CAIRO • Al-Azhar, the venerable Islamic authority which runs one of the world's oldest universities and often praised as a bulwark against extremism, has come under fire from critics within Egypt who are calling for reforms in the Sunni Muslim institution.
Among them is President Abdel Fattah al-Sisi, who believes Islamist extremists have not been properly challenged on theological grounds.
"He thinks that extremist ideas have thoroughly infiltrated Muslim societies and they are latent" but could set off "a tidal wave of devastation", said a member of a foreign delegation that met the Egyptian leader.
Al-Azhar and its Grand Imam, Sheikh Ahmed al-Tayeb, have warily endorsed Mr Sisi's call for reforms.
Privately, however, many of Al-Azhar's clergy and professors resent the former army officer's attempt to reshape Islamic thought.
"He thinks that extremist ideas have thoroughly infiltrated Muslim societies and they are latent" but could set off "a tidal wave of devastation", said a member of a foreign delegation that met the Egyptian President Abdel Fattah al-Sisi.
"The religious establishment - not all of it but most of it - is pretty resistant to the idea of somebody from outside interfering or stipulating how religion and religious discourse should function," said Dr H. A. Hellyer, a non-resident senior fellow with the Atlantic Council.
Mr Sisi's calls for reforms have emboldened secular and modernist critics of Al-Azhar, as well as clerics seeking influence with the President.
One such cleric, Endowments Minister Mokhtar Gomaa, who runs the country's mosques, decided to impose a written Friday prayer sermon on all preachers to weed out extremist rhetoric, which Mr Sisi had demanded. Al-Azhar mutinied, forcing Dr Gomaa to back down, and Mr Sisi distanced himself from the attempt.
Secular and reformist critics of Al-Azhar also felt encouraged by Mr Sisi. One of them, Mr Islam el-Behairy, went so far as to attack canonical Sunni books as inspirations for extremism. Mr Behairy and other critics pointed to classical manuals of Islamic jurisprudence taught at Al-Azhar that contained antiquated rulings on slavery, women and non-Muslims that may be jarring to a modern reader.
The institution's professors say their students understand that those texts were written in a different age and not all their content applies in a modern context.
After an uproar by Al-Azhar, Mr Behairy ended up serving a prison sentence for "insulting religion".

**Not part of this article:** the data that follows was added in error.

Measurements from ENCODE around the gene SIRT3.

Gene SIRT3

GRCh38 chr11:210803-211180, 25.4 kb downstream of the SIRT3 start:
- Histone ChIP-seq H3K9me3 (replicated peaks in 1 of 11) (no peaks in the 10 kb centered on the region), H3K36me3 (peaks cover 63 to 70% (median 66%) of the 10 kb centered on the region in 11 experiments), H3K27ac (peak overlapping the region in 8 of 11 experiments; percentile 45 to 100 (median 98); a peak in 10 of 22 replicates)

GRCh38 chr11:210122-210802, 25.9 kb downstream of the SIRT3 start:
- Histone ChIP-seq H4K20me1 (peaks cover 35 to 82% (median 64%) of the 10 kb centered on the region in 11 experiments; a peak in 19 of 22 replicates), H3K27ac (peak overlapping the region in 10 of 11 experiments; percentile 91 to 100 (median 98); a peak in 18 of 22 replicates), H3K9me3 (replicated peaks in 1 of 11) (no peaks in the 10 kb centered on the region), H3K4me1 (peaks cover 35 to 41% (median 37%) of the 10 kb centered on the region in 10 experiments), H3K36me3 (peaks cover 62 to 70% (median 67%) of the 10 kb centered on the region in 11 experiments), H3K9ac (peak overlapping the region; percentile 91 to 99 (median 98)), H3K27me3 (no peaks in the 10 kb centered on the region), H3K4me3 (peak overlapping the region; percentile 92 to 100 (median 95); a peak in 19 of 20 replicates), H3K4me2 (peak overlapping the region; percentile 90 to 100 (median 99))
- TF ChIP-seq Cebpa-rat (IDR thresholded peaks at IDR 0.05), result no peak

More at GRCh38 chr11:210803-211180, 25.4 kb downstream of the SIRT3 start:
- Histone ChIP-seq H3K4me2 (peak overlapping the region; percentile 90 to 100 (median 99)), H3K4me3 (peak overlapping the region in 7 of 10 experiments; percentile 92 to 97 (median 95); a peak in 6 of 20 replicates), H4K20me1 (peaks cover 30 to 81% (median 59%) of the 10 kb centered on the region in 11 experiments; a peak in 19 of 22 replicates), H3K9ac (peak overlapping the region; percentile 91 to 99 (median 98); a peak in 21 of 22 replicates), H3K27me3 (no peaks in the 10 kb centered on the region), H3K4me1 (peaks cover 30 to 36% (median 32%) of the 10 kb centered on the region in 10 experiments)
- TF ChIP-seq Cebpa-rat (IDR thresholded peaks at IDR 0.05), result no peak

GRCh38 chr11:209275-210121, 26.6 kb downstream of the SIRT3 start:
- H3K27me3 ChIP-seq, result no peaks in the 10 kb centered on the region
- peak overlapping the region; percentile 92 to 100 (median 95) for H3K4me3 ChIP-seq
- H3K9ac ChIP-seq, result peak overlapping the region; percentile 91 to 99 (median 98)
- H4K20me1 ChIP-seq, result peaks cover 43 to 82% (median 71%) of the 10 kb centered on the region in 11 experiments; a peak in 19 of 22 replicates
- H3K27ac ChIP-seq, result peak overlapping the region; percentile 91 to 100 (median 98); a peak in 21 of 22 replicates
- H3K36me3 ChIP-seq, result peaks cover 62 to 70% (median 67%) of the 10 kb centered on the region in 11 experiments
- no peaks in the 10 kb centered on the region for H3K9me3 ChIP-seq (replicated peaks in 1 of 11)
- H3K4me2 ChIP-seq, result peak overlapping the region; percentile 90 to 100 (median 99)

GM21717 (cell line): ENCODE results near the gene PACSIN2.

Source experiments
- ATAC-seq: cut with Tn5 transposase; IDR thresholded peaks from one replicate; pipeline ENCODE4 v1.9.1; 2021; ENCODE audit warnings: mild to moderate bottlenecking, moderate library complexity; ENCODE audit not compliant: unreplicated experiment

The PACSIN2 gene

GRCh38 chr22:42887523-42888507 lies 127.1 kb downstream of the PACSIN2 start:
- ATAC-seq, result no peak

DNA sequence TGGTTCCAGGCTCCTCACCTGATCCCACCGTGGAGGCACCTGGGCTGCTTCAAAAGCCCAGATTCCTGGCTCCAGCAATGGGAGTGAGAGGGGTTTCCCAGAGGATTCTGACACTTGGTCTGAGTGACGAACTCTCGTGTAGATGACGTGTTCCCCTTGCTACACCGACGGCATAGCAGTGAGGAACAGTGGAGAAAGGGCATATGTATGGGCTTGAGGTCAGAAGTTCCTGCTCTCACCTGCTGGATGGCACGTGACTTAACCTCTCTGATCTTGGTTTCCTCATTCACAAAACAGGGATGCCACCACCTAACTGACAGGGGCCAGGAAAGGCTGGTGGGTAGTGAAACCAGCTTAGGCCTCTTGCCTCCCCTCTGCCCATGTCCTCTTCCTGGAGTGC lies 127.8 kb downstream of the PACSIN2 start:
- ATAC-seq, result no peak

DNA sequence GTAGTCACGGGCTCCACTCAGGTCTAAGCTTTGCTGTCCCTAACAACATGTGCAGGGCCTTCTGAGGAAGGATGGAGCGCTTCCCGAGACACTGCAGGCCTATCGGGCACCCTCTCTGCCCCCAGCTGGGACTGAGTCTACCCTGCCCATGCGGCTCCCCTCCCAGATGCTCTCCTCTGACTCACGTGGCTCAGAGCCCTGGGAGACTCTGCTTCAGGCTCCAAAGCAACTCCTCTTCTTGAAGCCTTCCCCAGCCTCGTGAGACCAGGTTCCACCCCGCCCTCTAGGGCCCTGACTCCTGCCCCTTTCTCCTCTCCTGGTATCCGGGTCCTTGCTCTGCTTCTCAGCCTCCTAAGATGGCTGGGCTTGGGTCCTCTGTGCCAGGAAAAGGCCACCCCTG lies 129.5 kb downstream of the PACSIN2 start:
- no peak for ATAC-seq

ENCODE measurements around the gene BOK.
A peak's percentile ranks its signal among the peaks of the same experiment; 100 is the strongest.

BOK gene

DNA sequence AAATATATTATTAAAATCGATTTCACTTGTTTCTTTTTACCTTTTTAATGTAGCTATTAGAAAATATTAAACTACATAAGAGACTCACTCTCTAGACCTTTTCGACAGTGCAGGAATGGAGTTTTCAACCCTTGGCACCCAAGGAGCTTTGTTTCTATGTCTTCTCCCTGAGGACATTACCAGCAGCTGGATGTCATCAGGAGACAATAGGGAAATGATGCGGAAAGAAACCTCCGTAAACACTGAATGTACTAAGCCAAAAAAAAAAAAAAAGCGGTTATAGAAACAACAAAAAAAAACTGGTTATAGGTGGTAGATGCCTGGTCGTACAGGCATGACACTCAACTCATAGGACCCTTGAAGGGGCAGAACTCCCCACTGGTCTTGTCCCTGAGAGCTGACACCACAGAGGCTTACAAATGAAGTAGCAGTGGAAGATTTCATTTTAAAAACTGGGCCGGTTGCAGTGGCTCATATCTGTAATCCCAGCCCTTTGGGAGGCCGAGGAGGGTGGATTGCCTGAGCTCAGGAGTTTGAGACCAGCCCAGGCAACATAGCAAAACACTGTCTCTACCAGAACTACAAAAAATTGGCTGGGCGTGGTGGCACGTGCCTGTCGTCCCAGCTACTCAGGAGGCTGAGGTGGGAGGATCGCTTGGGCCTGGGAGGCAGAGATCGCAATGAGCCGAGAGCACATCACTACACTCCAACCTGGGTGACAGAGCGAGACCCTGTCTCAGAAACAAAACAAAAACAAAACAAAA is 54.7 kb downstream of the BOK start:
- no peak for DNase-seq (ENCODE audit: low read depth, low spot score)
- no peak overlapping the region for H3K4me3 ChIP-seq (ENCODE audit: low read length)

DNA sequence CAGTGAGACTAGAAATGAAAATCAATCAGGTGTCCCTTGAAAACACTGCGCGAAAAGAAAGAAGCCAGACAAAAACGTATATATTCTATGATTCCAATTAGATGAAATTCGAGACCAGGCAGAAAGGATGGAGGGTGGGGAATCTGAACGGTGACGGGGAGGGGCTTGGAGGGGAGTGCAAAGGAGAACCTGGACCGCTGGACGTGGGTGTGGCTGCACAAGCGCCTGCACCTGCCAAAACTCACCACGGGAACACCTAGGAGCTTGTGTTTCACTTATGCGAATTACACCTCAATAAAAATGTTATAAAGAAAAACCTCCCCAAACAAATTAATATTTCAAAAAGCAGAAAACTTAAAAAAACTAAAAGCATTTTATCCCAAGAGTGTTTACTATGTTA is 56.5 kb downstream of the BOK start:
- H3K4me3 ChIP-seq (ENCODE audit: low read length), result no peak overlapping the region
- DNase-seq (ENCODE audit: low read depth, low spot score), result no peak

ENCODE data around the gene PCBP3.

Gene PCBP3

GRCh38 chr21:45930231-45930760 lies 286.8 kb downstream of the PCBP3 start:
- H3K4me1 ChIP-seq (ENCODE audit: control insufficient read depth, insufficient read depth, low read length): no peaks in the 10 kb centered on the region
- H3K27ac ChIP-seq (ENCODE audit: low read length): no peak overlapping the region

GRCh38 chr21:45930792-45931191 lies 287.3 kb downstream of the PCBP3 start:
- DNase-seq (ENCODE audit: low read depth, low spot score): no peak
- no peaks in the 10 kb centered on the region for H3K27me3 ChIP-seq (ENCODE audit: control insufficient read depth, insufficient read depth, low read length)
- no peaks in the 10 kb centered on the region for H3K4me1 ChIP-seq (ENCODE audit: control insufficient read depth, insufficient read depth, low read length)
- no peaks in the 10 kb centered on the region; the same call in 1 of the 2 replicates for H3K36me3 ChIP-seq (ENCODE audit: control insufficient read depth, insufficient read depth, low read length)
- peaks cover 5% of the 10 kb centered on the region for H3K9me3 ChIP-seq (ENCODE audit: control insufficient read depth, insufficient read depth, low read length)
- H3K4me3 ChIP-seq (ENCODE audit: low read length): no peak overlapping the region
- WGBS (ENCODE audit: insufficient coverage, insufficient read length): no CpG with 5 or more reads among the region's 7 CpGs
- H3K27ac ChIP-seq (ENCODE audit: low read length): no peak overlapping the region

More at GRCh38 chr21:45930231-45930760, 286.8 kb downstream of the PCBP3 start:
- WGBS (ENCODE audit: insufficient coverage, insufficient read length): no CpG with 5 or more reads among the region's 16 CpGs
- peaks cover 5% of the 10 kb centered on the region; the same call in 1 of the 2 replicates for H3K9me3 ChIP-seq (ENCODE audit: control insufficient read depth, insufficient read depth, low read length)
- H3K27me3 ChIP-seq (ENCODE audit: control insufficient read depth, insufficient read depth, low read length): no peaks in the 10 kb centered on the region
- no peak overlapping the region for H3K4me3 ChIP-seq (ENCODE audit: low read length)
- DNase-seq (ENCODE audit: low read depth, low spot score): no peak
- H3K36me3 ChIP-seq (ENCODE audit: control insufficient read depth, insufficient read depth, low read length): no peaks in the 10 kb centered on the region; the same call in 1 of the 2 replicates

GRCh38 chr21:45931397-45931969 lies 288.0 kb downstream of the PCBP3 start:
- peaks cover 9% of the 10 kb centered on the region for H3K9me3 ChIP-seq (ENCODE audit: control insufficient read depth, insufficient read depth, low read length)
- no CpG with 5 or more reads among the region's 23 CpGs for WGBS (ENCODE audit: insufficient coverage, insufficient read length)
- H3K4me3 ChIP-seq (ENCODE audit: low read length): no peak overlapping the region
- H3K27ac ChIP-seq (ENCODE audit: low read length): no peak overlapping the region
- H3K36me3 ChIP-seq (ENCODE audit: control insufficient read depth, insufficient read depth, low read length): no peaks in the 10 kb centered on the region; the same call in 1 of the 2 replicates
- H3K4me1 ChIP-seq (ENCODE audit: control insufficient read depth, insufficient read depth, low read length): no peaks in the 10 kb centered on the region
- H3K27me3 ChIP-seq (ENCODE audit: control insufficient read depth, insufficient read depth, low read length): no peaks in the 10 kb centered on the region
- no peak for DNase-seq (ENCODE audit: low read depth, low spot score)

"Many of my colleagues and students feel we are under attack, starting with Behairy," said one professor at Al-Azhar, referring to criticism of the institution.
The tensions mounted when Mr Sisi demanded in January that the clerics look into amending divorce procedures to invalidate the Islamic practice of verbal divorces. Al-Azhar's top body, the Council of Senior Scholars, flatly refused. "It was a consensus vote," a cleric who sits on the council told Agence France-Presse.
Following three suicide bombings by the Islamic State in Iraq and Syria of churches that killed dozens of Coptic Christians last December and this month, the pressure doubled on Al-Azhar. Critics lambasted Al-Azhar and the Grand Imam in talk shows and newspapers for failing to counter the extremists and not reforming its university and high-school curricula.
Lawmaker Mohamed Abu Hamed introduced a Bill to reform the institution, which the Constitution empowers as Egypt's authority on "Islamic affairs". The Bill includes term limits for the Grand Imam, who currently can serve as long as he wants.
"We found that the curriculum of Al-Azhar and its institutions contains many ideas that lead to violence or even incite violence," Mr Abu Hamed told AFP.
Al-Azhar rejects the accusations, pointing out the conferences it has organised to counter extremism and a monitoring group it set up to challenge extremists' ideology.
"The criminals who commit these crimes do not include a single suicide bomber who studied even for a single day in Al-Azhar," the Grand Imam's deputy, Sheikh Abbas Shoman, told a newspaper.